You, with the assistance of your lawyer, may have conducted your own calculations for how much financial support you require while living with your temporary or permanent, physical or mental, disability. So you may be disappointed, not to mention confused, if the Social Security Administration (SSA) orders you to monthly Social Security Disability Insurance (SSDI) payments that fall dramatically short of what you believe you are entitled to. This is when you may begin considering whether it is worth it to file an appeal. Continue reading to learn the potential risks of appealing the SSDI decision you receive and how an experienced New Jersey SSDI appeals lawyer at The Law Offices of Sheryl Gandel Mazur can help you carefully consider your next move.

What are the potential risks of appealing the SSDI decision I receive?

You must understand that only a minority of applications for SSDI benefits are approved at the initial level. More specifically, as of 2022, the approval rate for initial applications was 32 percent nationally and 42 percent in the state of New Jersey. Further, this approval rate only lessens at subsequent appeals levels. The national and state approval rate for the reconsideration level is 15 percent and 14 percent, respectively; while the hearing level has an approval rate of 54 percent and 57 percent, respectively.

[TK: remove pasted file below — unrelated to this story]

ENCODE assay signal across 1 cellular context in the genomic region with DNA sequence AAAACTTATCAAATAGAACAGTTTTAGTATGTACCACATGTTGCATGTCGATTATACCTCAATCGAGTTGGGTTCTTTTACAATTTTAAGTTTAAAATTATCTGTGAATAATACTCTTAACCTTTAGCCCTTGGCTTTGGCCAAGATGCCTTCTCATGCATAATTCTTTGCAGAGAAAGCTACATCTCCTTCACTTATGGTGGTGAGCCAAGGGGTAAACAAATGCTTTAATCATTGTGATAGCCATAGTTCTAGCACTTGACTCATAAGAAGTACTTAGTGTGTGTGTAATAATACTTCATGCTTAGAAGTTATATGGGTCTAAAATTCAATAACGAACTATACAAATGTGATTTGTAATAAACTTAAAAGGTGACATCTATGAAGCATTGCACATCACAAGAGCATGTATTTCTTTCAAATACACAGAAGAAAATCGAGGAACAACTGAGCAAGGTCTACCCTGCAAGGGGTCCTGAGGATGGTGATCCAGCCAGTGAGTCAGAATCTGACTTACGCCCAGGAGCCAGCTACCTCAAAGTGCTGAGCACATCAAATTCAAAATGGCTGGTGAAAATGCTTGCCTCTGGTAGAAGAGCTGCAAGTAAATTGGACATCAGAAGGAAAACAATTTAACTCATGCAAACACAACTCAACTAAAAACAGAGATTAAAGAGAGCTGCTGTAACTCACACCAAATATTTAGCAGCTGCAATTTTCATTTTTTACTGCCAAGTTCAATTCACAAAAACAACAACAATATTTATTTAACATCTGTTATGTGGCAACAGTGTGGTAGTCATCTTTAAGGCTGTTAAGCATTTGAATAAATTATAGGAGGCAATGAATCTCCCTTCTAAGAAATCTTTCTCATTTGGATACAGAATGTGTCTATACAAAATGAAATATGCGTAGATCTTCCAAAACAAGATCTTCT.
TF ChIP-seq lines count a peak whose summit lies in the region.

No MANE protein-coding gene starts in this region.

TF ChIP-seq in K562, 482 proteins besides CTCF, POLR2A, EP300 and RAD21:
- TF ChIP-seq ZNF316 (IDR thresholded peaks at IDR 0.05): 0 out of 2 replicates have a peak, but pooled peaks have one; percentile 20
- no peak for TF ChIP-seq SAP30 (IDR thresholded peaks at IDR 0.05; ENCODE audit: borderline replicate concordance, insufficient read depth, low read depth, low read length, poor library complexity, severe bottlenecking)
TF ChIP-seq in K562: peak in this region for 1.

Therefore, if you are one of the lucky ones who gets approved at any of these levels, you may want to seriously contemplate the pros and cons of seeking higher monthly payments via the appeals process. One of the best-case scenarios with appealing your SSDI decision is that a judge may issue you a partially favorable decision. That is, they may acknowledge that you are or were disabled and thereby qualify for benefits, but they may still rule that you do not qualify for the full-back benefit award you initially claimed.

On the flip side, one of the worst-case scenarios is that an appeals council may rule contrary to a judge’s decision. With this, they may find you entirely ineligible for SSDI benefits and ultimately revoke any amount of payment you were initially granted.

What else should I consider before deciding to file an appeal?

Also worth considering is the time commitment and work commitment associated with the appeals process. At the hearing level, the national and state average wait time is 10 months and nine months, respectively. This timeline accounts for the time on which you initially request a hearing to the time your hearing is finally scheduled.¬†This is not to mention the additional medical and employment documents that you may have to dig up; the doctor’s appointments you may have to attend; the legal fees you may have to pay; and more.

All in all, there are many benefits to appealing an SSDI decision, so long as it is done correctly. So please do so with a skilled New Jersey SSDI appeals lawyer from The Law Office of Sheryl Gandel Mazur. We look forward to having a conversation with you.